on the main doorway, waiting for us to come out
sometime before dark and we fled to you, crying
your name and I could see in your eyes
how hard you'd been standing your ground
against terror, how long you'd been forbidding
yourself to invent us, as if in inventing us you'd have
lost all chance to see us come out to you,
but how brilliant you seemed, having saved yourself
from harm, you didn't know it, you turned
your face to the taut thigh of my skirt,
not to cry, and we walked that way,
my hand holding your head to me while I
could have sworn I could feel you inhaling
what I was thinking through the skirt's grass-engraved
cotton: Until this moment I never knew what love is.
by Elisabeth Harvor
from Fortress of Chairs. Vehicule Press, 1992
Sandali in HimalSouthAsian:
Tara Books, a feminist publishing house located in Chennai, has been collaborating with ‘folk’ and ‘tribal’ artists for the last few years to produce illustrated books for both children and adults. Many of the art forms they have worked with are believed to have evolved from women’s creative expressions within the household, created for the purposes of ritual and decoration. On the occasion of International Women’s Day on 8 March this year, Tara Books inaugurated a photo exhibition titled ‘From Floor to Book: Women’s Everyday Art Traditions’ at their office, the Book Building. The exhibition, which ran until the end of July, traced the journey of select art traditions across the country, from their original contexts to newer canvases and spaces. A few years ago, Zubaan, another feminist publishing house located in Delhi, showcased artworks by rural women in a travelling exhibition titled ‘Painting Our World: Women’s Messages through Art’ in several cities across the country. As part of Zubaan’s larger project of mapping the women’s movement through visual material, the exhibition aimed to document rural women’s voices on issues ranging from violence, health, communalism and domestic work to marriage, livelihood and the environment, expressed through ‘folk’ and ‘tribal’ art and embroidery practices. While Zubaan’s exhibition captured the overtly political discursive articulations stemming from the women’s movement, Tara Books’ concern seems to lie in understanding meaning-making processes of women – the ways in which they comprehend gender and other social relations through the interplay of quotidian and critical consciousness.
The first of the three sections of Tara Books’s exhibition is titled ‘Everyday Art’. It showcases aspects of an art form difficult to categorise, lying perhaps somewhere at the interstices of craft, art, household labour, tradition and practice. The exhibition shows viewers that women’s everyday art is ‘created’ and ‘displayed’ in the context of the household, and is by nature ephemeral.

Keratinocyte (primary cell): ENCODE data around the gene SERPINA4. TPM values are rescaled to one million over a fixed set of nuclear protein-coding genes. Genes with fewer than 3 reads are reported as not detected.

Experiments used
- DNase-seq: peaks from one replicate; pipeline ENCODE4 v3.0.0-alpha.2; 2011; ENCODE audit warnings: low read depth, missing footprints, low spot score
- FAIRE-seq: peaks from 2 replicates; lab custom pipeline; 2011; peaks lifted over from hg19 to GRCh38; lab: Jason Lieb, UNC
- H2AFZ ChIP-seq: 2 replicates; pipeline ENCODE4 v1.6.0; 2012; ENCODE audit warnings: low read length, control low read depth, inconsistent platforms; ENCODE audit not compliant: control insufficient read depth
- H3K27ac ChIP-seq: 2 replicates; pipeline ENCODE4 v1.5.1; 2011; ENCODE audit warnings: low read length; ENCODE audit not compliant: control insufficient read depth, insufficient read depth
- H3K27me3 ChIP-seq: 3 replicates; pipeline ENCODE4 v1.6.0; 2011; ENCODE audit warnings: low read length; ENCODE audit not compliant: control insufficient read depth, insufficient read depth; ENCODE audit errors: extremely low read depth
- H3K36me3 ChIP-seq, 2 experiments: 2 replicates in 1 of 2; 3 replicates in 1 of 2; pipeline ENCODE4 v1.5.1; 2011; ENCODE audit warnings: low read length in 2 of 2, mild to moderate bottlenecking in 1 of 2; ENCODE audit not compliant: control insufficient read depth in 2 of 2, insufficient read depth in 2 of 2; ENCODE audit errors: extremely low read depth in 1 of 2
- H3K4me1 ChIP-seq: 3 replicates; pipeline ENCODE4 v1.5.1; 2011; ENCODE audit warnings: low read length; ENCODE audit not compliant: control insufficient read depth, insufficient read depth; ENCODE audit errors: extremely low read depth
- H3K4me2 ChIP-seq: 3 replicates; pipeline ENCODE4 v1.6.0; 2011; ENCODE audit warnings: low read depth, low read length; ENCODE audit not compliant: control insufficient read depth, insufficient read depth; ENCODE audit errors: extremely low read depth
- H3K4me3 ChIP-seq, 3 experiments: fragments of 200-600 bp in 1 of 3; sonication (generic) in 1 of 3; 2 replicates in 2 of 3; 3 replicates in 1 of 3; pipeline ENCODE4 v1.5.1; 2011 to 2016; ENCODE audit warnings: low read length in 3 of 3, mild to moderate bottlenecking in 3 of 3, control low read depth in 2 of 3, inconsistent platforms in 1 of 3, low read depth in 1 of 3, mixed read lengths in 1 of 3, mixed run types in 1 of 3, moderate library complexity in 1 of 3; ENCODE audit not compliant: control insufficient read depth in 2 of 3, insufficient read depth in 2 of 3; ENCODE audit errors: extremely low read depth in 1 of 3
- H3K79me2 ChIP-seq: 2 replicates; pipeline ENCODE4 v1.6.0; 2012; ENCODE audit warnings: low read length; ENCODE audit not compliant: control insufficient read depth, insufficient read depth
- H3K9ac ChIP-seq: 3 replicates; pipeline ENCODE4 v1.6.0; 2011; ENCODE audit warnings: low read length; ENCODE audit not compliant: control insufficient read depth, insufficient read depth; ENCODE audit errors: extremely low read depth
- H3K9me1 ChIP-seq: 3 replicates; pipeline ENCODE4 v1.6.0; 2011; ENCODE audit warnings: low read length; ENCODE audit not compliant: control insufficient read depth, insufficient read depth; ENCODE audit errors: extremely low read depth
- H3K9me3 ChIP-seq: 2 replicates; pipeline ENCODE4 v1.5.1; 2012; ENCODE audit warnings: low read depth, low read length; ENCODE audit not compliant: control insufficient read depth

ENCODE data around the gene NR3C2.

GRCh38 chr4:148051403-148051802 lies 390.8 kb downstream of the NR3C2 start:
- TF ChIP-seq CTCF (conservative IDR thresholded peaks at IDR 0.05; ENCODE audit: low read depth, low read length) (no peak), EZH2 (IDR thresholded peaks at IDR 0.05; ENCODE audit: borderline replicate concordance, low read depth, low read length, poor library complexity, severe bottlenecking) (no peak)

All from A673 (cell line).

Richard Van Noorden in Nature:
This year’s Nobel Prize for Chemistry was awarded to three researchers who developed ways to capture images of living cells at nanoscale resolution — well below the 200 nanometres thought to be the best possible resolution for visible-light microscopes.
A fourth recently-developed super-resolution technique, called structured illumination microscopy (SIM), illuminates samples with stripes of light. A computer program analyses the interference patterns formed by the stripes (usually combining composite pictures with stripes in different orientations) to reconstruct a picture of a cell at about double the resolution limit of optical microscopy. This SIM image shows a three-dimensional view of a human bone cancer cell with actin in purple, DNA in blue, and mitochondria in yellow.
Tuesday, October 14, 2014
Howard Zinn (1922 – 2010) was an American historian, author, playwright, and social activist. The following is adapted from his acclaimed A People's History of the United States.
Howard Zinn in Jacobin:
Columbus would never have made it to Asia, which was thousands of miles farther away than he had calculated, imagining a smaller world. He would have been doomed by that great expanse of sea. But he was lucky. One-fourth of the way there he came upon an unknown, uncharted land that lay between Europe and Asia—the Americas. It was early October 1492, and thirty-three days since he and his crew had left the Canary Islands, off the Atlantic coast of Africa. Now they saw branches and sticks floating in the water. They saw flocks of birds.
These were signs of land. Then, on October 12, a sailor called Rodrigo saw the early morning moon shining on white sands, and cried out. It was an island in the Bahamas, the Caribbean Sea. The first man to sight land was supposed to get a yearly pension of 10,000 maravedis for life, but Rodrigo never got it. Columbus claimed he had seen a light the evening before. He got the reward.
So, approaching land, they were met by the Arawak Indians, who swam out to greet them. The Arawaks lived in village communes, had a developed agriculture of corn, yams, cassava. They could spin and weave, but they had no horses or work animals. They had no iron, but they wore tiny gold ornaments in their ears.